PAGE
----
Britain’s navy cannot reliably handle a medium-scale operation, let alone a major war, after decades of decline and neglect. The shocking report on the Royal Navy comes as a shock to the island nation, whose navy not only defended it for centuries but came to define the British. The current government, already embroiled in a data-loss scandal, may suffer the consequences:
The Royal Navy can no longer fight a major war because of years of underfunding and cutbacks, a leaked Whitehall report has revealed.
With an “under-resourced” fleet composed of “ageing and operationally defective ships”, the Navy would struggle even to repeat its role in the Iraq war and is now “far more vulnerable to unexpected shocks”, the top-level Ministry of Defence document says.
The report was ordered by Des Browne, the Defence Secretary, who had intended to use it to “counter criticism” on the state of the Navy in the media and from opposition parties.
But in a damning conclusion, the report states: “The current material state of the fleet is not good; the Royal Navy would be challenged to mount a medium-scale operation in accordance with current policy against a technologically capable adversary.” A medium-scale operation is similar to the naval involvement in the Iraq War.
Labour forgot the first rule in politics, law, and marriage: never ask a question for which one is unprepared for the answer. Instead of silencing their critics, Labour now has to explain why they have allowed such neglect to occur to the crown jewel of the British military. Without an effective navy, an island nation has few options to protect its interests around the world.
Where could this have immediate implications? Argentina may decide to take another look at the Falkland Islands, for one. Margaret Thatcher went to war to keep the Argentinians from seizing the territory twenty-five years ago, but the issue remains unsettled. More strategically, Britain’s trade routes now must rely even more heavily on American protection than ever. Diplomatically, the weak state of Britain’s navy makes them less able to influence global events and again more reliant on the US as a partner.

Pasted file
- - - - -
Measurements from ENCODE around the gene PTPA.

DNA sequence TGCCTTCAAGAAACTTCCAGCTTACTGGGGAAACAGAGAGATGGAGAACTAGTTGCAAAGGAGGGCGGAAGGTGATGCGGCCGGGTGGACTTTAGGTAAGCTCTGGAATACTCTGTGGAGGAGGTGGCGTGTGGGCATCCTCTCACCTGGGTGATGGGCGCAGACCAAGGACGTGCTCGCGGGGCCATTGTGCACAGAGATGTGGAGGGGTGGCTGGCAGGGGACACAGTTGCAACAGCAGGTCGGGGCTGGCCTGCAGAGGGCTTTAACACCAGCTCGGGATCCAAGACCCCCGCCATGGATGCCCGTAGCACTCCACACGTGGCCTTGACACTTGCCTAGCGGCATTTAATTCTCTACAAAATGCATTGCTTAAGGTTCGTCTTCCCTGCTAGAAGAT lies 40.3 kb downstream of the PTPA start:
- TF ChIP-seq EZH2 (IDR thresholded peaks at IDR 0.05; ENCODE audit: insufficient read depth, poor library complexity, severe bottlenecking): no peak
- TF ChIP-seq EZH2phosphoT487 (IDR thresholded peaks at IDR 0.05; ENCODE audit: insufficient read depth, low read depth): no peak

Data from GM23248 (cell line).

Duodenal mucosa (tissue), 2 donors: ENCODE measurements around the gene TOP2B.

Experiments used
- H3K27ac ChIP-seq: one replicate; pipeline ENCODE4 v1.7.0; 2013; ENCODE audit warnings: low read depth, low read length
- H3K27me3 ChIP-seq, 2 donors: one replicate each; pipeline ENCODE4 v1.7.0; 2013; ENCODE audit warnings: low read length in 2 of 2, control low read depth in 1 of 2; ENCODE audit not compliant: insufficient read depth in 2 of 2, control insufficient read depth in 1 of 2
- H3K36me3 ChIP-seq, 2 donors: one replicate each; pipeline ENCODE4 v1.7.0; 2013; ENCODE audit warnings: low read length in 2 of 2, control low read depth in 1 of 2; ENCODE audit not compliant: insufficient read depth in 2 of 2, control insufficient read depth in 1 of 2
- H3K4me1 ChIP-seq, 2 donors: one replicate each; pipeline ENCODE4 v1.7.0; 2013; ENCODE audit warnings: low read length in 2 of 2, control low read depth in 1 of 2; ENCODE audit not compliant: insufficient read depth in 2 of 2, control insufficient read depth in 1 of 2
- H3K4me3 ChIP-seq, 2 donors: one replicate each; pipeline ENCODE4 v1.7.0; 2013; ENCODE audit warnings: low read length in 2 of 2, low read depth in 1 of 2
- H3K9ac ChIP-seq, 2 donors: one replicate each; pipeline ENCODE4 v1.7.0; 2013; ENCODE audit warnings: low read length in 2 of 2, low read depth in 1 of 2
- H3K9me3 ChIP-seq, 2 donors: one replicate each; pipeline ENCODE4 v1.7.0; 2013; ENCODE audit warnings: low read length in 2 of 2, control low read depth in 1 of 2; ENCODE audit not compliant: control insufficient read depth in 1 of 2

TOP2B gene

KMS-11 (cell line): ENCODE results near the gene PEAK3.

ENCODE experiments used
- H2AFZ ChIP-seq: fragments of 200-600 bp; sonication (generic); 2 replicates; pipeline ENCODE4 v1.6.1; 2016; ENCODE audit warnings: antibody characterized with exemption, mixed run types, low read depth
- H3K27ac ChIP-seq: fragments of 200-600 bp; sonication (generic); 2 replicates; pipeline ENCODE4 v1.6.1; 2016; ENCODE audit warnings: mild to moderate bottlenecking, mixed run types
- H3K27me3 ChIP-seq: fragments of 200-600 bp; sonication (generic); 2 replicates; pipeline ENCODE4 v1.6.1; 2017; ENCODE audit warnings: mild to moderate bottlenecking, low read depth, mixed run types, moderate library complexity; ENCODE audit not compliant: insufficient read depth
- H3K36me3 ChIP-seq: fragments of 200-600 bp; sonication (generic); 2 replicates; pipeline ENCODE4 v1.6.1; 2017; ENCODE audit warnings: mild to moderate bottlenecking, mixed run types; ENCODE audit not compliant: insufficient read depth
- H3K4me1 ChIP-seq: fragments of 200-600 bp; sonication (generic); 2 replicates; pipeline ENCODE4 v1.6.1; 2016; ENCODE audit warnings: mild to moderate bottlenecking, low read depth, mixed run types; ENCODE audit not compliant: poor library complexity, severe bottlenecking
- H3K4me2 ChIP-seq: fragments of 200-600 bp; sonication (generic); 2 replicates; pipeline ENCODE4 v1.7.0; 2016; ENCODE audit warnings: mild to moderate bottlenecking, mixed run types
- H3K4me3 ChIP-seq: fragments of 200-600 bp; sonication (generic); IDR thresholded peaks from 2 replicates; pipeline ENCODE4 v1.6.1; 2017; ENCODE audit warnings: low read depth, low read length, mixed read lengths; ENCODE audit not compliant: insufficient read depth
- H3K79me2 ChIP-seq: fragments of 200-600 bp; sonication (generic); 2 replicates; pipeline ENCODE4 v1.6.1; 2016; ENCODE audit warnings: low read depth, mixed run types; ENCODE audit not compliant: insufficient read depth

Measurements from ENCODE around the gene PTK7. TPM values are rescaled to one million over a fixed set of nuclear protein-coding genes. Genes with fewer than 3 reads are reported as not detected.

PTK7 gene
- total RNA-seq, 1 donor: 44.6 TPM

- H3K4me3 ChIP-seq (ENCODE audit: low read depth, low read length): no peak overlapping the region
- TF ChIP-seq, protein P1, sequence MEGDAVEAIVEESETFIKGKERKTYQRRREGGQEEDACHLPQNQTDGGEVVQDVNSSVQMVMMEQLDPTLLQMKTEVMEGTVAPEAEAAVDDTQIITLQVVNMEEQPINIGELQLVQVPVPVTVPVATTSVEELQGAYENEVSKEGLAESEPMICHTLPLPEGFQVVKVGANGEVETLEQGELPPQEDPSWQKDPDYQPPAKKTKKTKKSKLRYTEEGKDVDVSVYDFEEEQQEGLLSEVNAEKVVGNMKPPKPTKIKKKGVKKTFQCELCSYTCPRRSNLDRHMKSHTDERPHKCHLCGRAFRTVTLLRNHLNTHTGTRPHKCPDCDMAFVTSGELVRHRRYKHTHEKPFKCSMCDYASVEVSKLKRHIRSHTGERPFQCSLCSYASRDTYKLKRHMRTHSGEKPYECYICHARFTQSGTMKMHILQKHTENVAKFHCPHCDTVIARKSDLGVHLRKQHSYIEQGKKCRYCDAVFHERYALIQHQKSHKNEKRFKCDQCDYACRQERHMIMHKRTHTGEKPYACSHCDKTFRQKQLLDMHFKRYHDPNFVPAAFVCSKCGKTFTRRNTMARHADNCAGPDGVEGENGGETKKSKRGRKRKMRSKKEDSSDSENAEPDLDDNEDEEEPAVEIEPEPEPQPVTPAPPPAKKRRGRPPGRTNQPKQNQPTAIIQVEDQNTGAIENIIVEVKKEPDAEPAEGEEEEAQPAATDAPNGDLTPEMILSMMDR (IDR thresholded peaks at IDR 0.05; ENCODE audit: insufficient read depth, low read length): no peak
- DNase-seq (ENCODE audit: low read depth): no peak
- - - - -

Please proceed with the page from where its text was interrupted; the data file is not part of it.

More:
That doesn’t let the US off the hook, though. For approximately the same period, the US has allowed our navy to shrink, a situation that only recently caused alarm in Washington with the apparent arms buildup of China. We have relied on two vast oceans to serve as our buffer against military attack, buttressed by an overwhelming surface and subsurface naval armada. We have begun to drift in the same direction as the UK, allowing our ability to project power and protect our trade routes dwindle slowly. We have not seen the same level of degradation that the British see in their naval power, but we’re on the same road.
With all of the controversies hitting Gordon Brown at the moment, the last thing his government needed was a self-created report proving that Labour had torpedoed the Royal Navy. During Blair’s term, the Conservatives couldn’t do anything right. So far since, they haven’t had to do anything right as long as Brown keeps doing everything wrong.